Tom Christiansen on Tcl vs Perl

In comp.lang.perl, (Ken Mcdonald) writes:

Well, I know there's no hard and fast answer to this, but I was wondering if there are any reasonable estimates as to how much slower (execution time) a typical Perl program might be, as compared to a C program to do the same thing. (If you could, as a bonus, throw in a comparison to tcl, that'd be great too!)

Perl code varies in speed considerably. In my experience, C code will range from a bit more than 2 to as much as around 50 times faster than perl code (that's e1 to e4, usually in the 5-10x range on average. You'll tend towards the low end of that range if you can spend most of your time in the perl functions that have been compiled into C, like pattern matching. On the other hand, you'll tend towards the high end of the range if you're spending all your time doing bit or byte compares, or doing highly recursive function calls like Fibonacci (the latter due to perl's stack overhead in processing function parameters, something which is not unfixable).

P.S. Was tcl derived from Perl, or vice versa? I've been using Perl for quite some time, and only just started looking at tcl, and while there are obvious differences, there are some very obvious similarities. (Both are about 100 times better than shell programming, so who am I to complain about either? :-) )

No, perl and tcl are unrelated. However, some of the superficial similarities between tcl and perl are that both support interpolation of variables into doubly-quoted strings and that in the absence of a return statement, their functions both return the result of the last thing evaluated. While they both appear to be interpreted languages, perl is actually less of an interpreter than tcl is (vide infra).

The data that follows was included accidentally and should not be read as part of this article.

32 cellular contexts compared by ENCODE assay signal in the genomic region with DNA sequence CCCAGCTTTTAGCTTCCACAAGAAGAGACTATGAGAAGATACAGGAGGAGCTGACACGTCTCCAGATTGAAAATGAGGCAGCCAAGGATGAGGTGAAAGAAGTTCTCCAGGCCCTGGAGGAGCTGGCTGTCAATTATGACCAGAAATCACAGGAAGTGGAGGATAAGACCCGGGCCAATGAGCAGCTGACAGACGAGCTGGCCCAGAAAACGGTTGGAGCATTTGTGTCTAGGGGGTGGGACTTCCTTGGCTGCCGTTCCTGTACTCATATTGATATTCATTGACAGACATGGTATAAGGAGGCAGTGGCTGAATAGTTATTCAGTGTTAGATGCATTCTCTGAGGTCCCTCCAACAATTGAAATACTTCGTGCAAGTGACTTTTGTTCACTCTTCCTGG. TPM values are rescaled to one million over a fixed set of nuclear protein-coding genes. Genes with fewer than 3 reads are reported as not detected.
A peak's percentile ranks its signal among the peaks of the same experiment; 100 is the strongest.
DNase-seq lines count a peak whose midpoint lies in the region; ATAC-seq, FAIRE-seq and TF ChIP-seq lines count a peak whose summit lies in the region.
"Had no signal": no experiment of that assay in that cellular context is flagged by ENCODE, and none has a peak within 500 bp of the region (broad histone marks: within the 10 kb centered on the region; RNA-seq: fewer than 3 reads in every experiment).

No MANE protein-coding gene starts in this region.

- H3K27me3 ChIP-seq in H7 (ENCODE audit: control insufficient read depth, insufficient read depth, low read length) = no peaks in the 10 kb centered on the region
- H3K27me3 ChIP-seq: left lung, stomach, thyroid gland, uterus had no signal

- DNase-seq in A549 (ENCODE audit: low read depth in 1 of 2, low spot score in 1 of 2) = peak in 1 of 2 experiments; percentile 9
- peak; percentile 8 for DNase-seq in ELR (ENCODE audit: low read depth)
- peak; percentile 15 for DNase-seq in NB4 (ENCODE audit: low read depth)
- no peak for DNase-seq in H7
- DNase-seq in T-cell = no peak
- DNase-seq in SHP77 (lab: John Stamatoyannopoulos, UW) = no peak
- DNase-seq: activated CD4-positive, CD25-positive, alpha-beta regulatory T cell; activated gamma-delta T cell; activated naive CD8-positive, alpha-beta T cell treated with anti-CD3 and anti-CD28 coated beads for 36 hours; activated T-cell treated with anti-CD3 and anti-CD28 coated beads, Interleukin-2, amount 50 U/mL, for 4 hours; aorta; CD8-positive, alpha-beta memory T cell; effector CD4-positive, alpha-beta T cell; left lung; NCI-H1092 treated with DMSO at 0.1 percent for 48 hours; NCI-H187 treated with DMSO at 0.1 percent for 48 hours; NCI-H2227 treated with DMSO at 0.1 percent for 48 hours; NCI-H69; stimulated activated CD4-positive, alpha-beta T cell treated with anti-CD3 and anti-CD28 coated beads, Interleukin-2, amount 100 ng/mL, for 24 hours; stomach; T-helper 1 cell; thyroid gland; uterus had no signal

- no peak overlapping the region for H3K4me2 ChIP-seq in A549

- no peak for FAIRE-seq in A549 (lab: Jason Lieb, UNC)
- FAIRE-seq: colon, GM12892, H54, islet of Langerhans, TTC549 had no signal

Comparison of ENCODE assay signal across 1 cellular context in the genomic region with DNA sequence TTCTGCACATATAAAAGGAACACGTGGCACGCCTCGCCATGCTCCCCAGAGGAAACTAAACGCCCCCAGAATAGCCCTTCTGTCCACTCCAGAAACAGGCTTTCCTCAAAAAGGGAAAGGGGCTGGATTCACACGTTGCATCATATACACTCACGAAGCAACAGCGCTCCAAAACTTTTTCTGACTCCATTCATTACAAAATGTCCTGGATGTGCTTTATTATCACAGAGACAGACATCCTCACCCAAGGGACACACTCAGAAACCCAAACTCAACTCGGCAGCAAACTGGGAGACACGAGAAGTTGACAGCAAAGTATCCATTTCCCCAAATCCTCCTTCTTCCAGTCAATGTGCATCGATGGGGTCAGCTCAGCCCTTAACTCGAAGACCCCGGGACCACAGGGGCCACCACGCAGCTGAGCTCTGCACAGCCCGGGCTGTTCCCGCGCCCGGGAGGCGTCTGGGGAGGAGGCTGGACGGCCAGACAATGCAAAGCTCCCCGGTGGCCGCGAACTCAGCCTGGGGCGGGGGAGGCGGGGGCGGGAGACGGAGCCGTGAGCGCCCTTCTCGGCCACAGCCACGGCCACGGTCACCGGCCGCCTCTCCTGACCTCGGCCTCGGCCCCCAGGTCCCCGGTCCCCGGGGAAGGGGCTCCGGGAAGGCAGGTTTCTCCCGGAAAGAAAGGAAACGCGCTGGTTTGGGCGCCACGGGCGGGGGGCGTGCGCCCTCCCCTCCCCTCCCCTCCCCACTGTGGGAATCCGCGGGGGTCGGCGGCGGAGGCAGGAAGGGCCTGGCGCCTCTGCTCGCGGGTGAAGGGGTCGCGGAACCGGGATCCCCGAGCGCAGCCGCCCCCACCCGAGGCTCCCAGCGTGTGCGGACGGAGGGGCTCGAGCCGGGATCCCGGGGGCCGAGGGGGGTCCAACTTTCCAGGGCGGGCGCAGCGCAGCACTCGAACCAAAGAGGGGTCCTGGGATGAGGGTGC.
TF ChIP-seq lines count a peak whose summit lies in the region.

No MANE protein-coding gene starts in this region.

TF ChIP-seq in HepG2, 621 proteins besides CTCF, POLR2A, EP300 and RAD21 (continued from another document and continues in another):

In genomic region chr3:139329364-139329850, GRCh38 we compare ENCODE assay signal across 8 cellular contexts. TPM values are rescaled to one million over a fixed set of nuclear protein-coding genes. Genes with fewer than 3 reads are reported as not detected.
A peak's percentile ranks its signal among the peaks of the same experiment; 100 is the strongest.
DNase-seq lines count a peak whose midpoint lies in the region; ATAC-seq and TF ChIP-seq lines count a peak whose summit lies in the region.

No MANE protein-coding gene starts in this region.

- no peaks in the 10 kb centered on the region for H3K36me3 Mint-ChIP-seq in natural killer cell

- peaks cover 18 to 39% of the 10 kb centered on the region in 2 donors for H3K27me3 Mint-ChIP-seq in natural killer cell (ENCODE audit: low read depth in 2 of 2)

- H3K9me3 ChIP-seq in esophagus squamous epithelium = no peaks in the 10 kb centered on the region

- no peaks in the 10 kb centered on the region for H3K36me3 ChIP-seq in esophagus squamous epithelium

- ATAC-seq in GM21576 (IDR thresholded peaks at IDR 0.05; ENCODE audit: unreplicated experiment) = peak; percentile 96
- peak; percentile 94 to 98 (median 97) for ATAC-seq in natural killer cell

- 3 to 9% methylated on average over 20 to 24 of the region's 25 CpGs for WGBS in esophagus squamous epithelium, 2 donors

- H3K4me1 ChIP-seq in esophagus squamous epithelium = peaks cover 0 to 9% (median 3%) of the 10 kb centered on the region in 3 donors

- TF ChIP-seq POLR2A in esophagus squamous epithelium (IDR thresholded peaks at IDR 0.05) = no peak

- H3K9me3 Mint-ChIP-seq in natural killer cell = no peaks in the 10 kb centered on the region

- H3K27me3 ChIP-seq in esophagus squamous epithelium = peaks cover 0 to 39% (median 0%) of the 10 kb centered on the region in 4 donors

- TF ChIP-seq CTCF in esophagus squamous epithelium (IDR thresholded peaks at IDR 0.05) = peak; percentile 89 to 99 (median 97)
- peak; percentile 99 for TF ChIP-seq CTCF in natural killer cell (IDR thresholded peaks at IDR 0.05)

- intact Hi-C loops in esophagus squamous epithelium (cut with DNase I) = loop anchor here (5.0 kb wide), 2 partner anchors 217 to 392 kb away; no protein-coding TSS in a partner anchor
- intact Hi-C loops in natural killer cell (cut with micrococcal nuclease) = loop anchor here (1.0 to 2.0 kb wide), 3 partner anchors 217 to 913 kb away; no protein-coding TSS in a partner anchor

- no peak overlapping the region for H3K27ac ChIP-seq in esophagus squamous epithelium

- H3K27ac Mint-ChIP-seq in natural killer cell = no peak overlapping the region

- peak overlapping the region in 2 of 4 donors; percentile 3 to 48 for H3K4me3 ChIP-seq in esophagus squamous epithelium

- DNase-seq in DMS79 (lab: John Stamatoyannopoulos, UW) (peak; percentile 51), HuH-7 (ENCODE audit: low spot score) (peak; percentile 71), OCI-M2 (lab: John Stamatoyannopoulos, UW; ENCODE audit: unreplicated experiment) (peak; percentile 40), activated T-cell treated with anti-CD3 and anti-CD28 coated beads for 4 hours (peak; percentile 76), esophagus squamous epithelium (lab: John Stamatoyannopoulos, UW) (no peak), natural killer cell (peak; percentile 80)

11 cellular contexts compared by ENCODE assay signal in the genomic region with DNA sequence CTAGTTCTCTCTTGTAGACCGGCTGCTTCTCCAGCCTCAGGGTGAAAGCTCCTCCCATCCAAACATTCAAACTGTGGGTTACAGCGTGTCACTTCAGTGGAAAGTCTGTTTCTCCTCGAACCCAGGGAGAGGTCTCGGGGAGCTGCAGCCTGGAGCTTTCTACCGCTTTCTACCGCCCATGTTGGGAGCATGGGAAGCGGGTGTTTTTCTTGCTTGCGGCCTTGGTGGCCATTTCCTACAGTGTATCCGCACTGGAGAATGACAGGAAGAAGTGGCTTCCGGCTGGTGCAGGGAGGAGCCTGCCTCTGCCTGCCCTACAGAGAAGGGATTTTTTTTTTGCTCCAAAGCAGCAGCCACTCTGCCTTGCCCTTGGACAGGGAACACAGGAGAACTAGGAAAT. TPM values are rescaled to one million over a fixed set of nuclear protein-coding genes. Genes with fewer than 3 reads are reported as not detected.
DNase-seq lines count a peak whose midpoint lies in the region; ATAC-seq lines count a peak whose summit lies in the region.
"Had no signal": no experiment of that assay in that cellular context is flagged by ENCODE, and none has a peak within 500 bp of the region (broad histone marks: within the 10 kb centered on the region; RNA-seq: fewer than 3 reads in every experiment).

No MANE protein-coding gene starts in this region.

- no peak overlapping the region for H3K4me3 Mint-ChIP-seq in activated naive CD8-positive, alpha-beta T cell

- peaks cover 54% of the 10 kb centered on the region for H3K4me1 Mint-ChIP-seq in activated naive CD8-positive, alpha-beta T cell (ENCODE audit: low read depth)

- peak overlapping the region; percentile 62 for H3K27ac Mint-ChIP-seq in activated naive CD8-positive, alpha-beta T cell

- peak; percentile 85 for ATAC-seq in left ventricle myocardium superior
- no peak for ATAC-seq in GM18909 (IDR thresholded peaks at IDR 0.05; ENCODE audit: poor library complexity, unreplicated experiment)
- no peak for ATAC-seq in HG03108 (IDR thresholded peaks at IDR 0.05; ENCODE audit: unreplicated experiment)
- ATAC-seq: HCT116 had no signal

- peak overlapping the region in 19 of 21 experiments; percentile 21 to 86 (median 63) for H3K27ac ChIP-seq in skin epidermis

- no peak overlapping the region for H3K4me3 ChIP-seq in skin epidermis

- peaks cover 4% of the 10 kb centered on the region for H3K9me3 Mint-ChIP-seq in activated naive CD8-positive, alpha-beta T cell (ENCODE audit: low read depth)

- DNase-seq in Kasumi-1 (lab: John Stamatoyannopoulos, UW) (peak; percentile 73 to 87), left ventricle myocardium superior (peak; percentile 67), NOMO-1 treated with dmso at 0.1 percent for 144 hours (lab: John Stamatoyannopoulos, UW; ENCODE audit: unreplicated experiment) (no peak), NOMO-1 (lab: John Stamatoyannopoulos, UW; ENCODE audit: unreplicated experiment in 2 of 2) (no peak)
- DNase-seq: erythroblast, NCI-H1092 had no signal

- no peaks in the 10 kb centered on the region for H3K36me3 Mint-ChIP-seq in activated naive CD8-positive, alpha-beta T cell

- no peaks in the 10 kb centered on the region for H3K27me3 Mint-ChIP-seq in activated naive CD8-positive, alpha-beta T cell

In my experience, perl code will on average be about 10x faster than tcl code. That's because tcl is a pure interpreter, whereas perl is a demicompiler; that is, it turns its target program into an intermediary form and than executes that using its interpreter, the same strategy that UCSD Pascal took. This approach allows not only for increased performance over a pure interpreter, it also provides for static, compile-time analysis (via -w and use strict, amongst others) as well as a compile-time optimization pass that tcl does not - and quite probably cannot - do.

Like most shells, tcl is strictly a string-substitution language, which has a number of serious side effects. One immediately obvious ramification is the performance I previously mentioned: tcl does not store its data or code in internal form, which means it has to re-parse it again and again and again. ``You want the 347th element of a list? Well, hold on for a while as a I search for 346 nulls in this string first. You want your data to be binary? Sorry, can't do that.'' It also means that each time you use an if, or each iteration of a while, you just call them as functions and they have to eval their second argument (which is never cached in compiled form) - at each iteration! This is not very fast.